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Messaging and Music

By Joe Miller | June 11, 2015

Music Notes

It is well researched and well documented that a simple tune can amplify any message. So unless you’re a Keats, a Shakespeare, or a Maya Angelou, you should probably set your messages to music if you want them to be remembered.

We see messaging and music done well in a lot of marketing and advertising. We also see it done poorly. And messaging through music happens way more than we might think. A lot of it is very effective, especially when it hits the right emotional chords.

I just came from a lunchtime stroll through downtown. The sun was shining and as I walked I heard a band playing. I was naturally drawn to it — an old-timey British-style brass band playing on an outdoor stage. They looked dignified in their red uniforms and the music, though not my favorite, was really well done. It made me feel comfortable somehow. As I sat and listened it dawned on me that this was the Salvation Army Brass Band… on tour I suppose. Though it may or may not be an organization I support, I ended up dropping money in the red bucket because that band was there. Message received.

Of course we all know about music in movies (you can tell the budget of a film by the amount of original music in it). Without musical cues, how scary would the shower scene in “Psycho” be, or the shark in “Jaws”? In television, the theme songs are the mnemonic device, the cue to sit your butt down and watch.

There are marketers who buy up and repurpose existing popular tunes to push a product and those that invest in a more long-term strategy of creating and owning their assets. I sort of believe it’s lazy and a bit cynical to assume they can replace the associations people already have with famous songs. It costs some serious $ to do that. Even if these attempts at recycling pop culture and throwing it at a specific demographic work, it’s for a short-term sales bump, or a launch. It’s why creating well-crafted, original music for advertising is always more effective. Think Kit Kat, Coke, and many more. But the days of the great jingles are all but over, with a few exceptions. Think NFL, or ESPN. Every football fan, and plenty of non-fans, know the Monday Night Football theme — four powerful notes.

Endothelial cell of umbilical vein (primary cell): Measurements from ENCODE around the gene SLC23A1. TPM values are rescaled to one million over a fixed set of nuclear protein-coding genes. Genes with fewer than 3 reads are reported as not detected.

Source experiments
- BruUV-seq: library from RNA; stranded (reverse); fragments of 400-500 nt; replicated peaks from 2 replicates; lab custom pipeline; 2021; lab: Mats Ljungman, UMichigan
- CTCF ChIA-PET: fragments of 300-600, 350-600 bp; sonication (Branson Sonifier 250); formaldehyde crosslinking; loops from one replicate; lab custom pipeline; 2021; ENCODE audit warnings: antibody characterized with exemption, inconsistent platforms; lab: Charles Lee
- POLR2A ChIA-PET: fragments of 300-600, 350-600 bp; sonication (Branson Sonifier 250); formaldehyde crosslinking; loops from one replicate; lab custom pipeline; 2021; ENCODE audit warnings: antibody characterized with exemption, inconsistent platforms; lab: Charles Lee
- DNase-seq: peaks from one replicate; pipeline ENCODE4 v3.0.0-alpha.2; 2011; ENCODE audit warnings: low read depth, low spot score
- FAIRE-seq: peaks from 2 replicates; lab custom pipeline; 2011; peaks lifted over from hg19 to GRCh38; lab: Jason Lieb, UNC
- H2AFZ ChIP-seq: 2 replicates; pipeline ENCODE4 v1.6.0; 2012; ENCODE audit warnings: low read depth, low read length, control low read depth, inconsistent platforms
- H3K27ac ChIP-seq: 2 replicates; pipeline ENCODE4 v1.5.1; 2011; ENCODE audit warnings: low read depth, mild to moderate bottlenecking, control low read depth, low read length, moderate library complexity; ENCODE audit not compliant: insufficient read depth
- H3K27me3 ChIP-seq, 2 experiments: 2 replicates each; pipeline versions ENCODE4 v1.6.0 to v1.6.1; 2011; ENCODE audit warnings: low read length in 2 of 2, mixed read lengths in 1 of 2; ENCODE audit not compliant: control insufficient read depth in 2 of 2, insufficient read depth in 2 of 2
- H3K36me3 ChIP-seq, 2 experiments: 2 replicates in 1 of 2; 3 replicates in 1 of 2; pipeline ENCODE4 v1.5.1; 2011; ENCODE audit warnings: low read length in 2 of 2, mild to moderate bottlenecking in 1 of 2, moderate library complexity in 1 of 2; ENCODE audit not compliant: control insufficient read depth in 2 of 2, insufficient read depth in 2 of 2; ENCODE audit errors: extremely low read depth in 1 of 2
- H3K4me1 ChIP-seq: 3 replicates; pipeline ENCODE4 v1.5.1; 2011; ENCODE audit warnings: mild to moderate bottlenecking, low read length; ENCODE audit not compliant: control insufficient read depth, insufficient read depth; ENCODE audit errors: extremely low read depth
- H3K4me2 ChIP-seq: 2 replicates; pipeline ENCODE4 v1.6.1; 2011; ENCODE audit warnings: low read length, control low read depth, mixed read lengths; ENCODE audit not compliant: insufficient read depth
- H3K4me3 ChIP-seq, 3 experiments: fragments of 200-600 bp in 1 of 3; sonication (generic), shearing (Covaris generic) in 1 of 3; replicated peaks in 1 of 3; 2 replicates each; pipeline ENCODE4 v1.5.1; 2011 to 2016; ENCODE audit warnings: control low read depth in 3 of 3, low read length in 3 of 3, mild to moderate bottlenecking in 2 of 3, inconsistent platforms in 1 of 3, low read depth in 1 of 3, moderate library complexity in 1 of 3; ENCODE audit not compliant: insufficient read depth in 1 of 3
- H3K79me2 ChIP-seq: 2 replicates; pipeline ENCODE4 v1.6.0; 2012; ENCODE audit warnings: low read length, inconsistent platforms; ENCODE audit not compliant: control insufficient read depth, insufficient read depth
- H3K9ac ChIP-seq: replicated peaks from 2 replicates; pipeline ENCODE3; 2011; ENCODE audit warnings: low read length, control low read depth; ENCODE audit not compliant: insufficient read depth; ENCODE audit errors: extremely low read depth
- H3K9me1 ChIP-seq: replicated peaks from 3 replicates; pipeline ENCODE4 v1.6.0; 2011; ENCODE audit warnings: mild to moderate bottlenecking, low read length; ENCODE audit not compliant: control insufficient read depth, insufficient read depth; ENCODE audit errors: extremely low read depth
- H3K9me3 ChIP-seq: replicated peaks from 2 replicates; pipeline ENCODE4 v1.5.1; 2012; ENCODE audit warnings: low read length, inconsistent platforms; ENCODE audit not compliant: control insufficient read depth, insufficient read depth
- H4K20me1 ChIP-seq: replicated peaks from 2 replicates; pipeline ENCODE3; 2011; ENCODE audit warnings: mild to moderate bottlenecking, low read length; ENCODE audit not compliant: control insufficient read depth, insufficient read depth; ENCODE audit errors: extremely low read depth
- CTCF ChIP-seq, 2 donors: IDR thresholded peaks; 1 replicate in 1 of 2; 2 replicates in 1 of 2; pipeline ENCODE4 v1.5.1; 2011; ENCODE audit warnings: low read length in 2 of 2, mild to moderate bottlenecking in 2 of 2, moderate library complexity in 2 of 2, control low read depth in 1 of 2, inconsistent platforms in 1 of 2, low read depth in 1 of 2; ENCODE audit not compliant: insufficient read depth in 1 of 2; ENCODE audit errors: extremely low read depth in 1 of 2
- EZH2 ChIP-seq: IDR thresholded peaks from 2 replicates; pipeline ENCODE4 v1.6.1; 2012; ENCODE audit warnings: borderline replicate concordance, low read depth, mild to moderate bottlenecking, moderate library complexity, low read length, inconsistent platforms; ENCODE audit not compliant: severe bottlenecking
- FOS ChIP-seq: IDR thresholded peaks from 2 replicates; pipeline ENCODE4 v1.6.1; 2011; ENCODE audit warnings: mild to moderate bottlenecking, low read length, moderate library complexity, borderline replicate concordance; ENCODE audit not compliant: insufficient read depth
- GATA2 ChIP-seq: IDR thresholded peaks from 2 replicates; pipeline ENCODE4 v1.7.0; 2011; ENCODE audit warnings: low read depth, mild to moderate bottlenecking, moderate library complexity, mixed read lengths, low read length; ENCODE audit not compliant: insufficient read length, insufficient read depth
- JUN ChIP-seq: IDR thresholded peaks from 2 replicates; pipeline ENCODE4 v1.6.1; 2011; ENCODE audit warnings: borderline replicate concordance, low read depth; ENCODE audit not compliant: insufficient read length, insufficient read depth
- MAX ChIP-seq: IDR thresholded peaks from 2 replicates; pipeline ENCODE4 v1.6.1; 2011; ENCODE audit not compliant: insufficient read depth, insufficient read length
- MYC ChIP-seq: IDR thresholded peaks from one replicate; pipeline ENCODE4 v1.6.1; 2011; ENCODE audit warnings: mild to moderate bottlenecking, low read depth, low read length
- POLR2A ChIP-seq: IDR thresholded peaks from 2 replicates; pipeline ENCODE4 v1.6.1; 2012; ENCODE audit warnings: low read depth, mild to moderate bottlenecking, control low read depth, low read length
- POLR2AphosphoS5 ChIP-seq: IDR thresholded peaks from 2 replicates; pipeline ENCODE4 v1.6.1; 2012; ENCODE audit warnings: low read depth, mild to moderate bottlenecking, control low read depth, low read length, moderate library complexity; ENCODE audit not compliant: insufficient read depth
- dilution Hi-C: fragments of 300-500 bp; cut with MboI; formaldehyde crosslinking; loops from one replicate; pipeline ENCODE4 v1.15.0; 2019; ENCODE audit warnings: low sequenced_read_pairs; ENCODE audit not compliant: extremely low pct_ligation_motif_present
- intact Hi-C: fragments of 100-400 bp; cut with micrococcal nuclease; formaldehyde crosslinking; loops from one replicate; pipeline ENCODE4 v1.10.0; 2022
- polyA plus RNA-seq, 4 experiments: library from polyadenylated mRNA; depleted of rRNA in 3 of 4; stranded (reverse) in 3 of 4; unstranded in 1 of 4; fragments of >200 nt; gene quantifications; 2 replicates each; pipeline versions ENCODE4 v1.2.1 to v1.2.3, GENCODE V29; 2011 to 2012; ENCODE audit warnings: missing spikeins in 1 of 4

Everyone I know uses music in different ways — to energize, motivate, relax, wallow, forget, remember, escape, enjoyment — whatever their need may be. And they all have specific music for each need. Almost everyone I know uses ring tones to identify people important to them. Every restaurant, medical office, store, even public spaces, uses ambient music — to calm people down or to speed them up.

Music messages cue us when to cry, when to laugh, when to be afraid, when it’s time for a love scene, when it’s over. In many ancient cultures, music (including drums) was messaging — a society’s or tribe’s history, knowledge, and communication — and it carries on to this day. Go to any kind of house of worship.

Interesting that in so many school systems across the country the study of music — proven to improve attendance, test scores and overall student performance, and predate the sciences and language — is often the first to get cut. What’s the message there? That’s a topic for another blog.

 

 

 

 

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Author

Joe Miller

Joe delivers copy, generates concepts, and helps determine strategy. He’s been doing it since 1991 when he started working with a small downtown Cleveland marketing firm. Joe joined the designRoom team as a freelance writer in 1993. He has an annoying knack for finding the core of a problem and the heart of a solution. He also makes the best coffee in the office. In early 2008 he joined the Marketing & Communications team at the Ohio Lottery. While there, Joe led the team that developed and implemented the Lottery’s first-ever social media initiative and crafted the Ohio Policy and Procedures and Terms of Use that guided all the Lottery’s social media involvement. In addition, he created a Winners are Everywhere campaign and managed the creative agency responsible for its implementation. Joe is also a professional musician and educator and occasional composer. He’s the Jazz Trumpet faculty and Jazz Combo conductor at Cleveland State University and has performed all over the world.

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